The operation of the current control circuit of FIG. 3 is rather different from the one in FIG. 1. In rest condition a null voltage is applied to the inverting input as current is not flowing in resistor 52. A positive reference voltage is applied to the direct input and therefore the comparator output is disconnected from ground and is at voltage level +V1. It is easy to verify that in case the possible reference voltage generated by generator 57 are VR1, VR2, VR3, the threshold values actually present on the direct input are slightly higher. If two phases are now energized, a current begins to flow in resistor 52 and increases, according to an exponential law determined by the electrical characteristics of the phases. Such current causes a voltage drop within resistor 52 which is received and amplified by amplifier 65. For a certain value of the current in resistor 52, the potential at the inverting input of the comparator equals the voltage threshold present on the direct input. At this point the comparator switches, connecting the output to ground and de-energizing the already energized phases. In such conditions, the positive feedback generated by resistor R2, causes the lowering of the threshold voltage applied to the direct input which will be slightly lower than to the reference voltage generated by generator 57. Since a resistor R1 having a value much lower than the one of R2 can be used, whilst resistor 58 and generator 57 may have a negligible impedance, it is easy to verify that at first approximation the difference between the threshold voltage, upper and lower, applied to the direct input is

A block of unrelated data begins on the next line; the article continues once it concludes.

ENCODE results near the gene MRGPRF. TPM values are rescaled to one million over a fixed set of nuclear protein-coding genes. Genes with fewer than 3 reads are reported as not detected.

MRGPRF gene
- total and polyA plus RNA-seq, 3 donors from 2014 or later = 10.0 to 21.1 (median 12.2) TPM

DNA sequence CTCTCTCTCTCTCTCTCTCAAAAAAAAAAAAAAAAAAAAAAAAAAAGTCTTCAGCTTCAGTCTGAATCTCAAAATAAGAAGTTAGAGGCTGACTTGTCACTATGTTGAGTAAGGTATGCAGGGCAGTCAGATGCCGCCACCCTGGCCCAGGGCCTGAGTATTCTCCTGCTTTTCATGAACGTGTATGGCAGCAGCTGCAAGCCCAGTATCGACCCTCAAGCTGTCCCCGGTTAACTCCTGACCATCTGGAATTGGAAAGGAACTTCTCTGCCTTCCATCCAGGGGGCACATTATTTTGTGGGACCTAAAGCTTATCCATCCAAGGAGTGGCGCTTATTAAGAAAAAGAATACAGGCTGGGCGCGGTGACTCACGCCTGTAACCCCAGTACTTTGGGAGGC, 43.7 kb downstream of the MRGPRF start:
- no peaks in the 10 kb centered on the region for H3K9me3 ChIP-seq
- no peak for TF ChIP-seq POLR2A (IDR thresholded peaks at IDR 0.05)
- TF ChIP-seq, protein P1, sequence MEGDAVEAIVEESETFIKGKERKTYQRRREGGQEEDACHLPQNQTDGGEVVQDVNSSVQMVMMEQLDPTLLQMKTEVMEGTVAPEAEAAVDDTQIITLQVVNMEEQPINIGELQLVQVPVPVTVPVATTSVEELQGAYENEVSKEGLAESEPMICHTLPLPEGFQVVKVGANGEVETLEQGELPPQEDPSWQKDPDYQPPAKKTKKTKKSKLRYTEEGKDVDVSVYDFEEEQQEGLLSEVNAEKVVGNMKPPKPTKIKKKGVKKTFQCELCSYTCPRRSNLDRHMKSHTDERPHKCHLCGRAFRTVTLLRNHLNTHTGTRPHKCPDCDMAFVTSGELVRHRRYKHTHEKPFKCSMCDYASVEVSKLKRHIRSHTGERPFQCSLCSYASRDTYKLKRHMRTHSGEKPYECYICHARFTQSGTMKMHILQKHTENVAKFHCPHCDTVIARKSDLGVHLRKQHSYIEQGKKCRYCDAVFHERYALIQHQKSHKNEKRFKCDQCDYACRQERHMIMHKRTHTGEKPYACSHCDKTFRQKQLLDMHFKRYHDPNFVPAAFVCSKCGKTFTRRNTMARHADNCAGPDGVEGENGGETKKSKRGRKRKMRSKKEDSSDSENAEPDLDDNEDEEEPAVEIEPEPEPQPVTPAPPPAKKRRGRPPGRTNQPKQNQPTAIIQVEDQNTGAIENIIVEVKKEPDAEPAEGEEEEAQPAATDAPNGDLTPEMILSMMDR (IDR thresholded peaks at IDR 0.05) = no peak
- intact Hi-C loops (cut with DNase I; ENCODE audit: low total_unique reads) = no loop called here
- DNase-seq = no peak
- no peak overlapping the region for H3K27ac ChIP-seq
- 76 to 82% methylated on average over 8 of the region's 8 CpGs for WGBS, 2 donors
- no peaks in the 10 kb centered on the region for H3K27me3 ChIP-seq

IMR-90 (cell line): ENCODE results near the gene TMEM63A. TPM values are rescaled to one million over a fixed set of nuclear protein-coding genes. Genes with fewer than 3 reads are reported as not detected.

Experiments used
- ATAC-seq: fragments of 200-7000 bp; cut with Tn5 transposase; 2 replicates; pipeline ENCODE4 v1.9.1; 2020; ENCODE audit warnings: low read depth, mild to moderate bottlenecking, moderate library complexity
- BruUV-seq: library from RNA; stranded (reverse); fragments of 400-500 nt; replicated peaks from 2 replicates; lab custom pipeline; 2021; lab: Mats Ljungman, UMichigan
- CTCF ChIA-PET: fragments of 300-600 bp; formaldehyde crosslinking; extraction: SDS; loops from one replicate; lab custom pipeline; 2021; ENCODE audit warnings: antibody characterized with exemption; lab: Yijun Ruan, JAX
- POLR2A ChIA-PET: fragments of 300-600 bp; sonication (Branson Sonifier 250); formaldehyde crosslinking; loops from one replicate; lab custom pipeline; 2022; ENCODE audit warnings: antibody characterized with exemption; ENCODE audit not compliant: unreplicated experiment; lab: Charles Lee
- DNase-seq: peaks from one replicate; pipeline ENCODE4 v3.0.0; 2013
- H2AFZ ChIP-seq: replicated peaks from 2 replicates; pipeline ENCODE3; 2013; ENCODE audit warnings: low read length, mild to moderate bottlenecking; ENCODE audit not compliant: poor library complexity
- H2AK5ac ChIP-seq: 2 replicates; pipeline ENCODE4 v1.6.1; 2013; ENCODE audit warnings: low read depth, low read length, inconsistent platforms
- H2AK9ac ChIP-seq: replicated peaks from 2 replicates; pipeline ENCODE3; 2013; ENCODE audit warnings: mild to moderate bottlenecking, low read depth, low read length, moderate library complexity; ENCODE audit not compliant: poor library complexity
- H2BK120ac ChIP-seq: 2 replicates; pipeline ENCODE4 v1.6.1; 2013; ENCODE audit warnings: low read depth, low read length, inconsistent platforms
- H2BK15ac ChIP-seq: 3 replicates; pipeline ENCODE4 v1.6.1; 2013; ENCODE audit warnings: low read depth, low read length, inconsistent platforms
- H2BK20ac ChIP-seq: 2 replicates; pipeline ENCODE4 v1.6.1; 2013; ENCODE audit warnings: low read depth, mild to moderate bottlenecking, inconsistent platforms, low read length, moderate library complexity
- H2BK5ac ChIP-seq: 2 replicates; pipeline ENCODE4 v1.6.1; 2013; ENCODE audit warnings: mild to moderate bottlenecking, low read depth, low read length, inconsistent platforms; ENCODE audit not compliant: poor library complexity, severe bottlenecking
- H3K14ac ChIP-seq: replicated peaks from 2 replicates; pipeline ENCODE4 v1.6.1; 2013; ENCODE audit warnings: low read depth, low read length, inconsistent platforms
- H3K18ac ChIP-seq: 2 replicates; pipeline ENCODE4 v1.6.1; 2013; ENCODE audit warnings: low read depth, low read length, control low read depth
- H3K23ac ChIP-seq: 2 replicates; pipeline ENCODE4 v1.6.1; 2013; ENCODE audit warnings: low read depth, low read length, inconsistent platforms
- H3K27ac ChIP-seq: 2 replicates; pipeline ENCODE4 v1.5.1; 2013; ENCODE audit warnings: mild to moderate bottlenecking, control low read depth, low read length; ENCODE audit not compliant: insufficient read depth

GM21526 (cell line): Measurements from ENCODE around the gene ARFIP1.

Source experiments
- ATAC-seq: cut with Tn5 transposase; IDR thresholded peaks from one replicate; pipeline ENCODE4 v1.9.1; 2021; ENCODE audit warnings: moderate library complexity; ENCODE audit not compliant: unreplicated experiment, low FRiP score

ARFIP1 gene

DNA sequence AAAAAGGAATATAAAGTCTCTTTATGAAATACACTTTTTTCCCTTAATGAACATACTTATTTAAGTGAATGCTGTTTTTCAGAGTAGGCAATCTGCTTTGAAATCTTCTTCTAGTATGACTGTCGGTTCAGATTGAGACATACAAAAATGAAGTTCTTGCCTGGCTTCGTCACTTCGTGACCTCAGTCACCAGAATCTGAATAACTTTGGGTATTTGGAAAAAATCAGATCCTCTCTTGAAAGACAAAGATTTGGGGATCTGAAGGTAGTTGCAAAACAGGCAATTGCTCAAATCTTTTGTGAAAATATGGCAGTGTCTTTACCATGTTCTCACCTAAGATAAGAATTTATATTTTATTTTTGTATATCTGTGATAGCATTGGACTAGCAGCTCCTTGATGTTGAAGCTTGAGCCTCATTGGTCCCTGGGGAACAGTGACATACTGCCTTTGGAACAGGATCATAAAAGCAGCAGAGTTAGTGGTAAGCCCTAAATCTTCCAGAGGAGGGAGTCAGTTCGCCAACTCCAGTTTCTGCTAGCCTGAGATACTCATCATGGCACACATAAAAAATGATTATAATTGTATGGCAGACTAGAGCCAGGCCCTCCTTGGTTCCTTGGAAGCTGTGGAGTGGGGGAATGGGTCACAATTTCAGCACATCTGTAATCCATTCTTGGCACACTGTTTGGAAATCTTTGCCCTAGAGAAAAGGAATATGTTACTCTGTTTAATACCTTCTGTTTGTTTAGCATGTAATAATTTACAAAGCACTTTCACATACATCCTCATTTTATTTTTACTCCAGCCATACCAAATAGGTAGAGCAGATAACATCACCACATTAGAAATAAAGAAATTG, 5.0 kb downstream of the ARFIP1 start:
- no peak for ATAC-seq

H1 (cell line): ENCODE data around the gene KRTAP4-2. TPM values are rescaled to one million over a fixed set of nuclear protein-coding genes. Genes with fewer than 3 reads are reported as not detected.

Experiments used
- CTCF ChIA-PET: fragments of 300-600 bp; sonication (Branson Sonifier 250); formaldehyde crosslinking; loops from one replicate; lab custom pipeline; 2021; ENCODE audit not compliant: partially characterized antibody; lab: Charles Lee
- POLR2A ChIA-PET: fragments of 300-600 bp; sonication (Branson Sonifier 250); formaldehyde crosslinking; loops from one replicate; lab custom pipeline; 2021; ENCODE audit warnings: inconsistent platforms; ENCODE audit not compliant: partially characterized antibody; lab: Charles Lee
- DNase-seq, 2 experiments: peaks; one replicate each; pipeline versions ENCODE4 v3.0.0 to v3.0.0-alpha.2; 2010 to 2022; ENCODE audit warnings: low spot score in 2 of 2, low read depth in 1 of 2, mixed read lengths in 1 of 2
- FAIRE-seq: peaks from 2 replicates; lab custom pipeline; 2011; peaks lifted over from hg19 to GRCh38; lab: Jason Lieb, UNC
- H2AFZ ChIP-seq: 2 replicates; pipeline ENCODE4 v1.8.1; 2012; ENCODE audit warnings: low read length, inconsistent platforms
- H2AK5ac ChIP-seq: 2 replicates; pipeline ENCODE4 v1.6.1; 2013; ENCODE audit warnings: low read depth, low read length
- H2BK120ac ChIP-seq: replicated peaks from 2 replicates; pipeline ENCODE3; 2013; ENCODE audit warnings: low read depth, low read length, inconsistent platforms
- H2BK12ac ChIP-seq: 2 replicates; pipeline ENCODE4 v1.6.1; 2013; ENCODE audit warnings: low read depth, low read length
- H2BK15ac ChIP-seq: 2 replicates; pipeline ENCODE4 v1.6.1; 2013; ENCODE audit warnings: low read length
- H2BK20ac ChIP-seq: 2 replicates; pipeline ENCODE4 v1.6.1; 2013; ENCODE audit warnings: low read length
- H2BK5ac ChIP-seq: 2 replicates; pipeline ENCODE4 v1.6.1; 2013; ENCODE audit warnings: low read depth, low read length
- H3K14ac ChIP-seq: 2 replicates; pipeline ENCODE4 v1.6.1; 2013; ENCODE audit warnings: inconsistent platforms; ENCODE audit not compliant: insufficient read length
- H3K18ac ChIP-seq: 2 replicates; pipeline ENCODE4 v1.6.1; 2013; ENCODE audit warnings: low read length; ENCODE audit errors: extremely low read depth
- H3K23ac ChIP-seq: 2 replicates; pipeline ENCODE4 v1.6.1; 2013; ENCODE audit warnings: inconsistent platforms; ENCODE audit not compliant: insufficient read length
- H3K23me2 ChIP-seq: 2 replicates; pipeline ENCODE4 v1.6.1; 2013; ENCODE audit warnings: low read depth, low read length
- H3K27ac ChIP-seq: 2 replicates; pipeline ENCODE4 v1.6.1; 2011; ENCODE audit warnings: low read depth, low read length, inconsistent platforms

where V is the value of +V1 voltage and R1, R2 are the values of the two similar resistors. When comparator 66 is switched with the output connected to ground, a recycle current continues to flow in the phases as well as in resistor 52 through recycle diodes and it lowers, according to exponential law, until the voltage applied to the inverting input of comparator 66, by amplifier 65, is equal to the lower threshold voltage present on the direct input. This causes the switching of comparator 66. In a control circuit of such type the current switching frequency is essentially determined by the unchangeable time constant of the phase circuits and by the difference between the threshold voltages on the direct input. The higher such difference is, the lower the switching frequency will be, according to a law which in first approximation is of inverse ratio. As the difference between the two threshold voltage is given by the R1/R2 ratio it is clear that the "switching" frequency may be indirectly changed by modifying such ratio.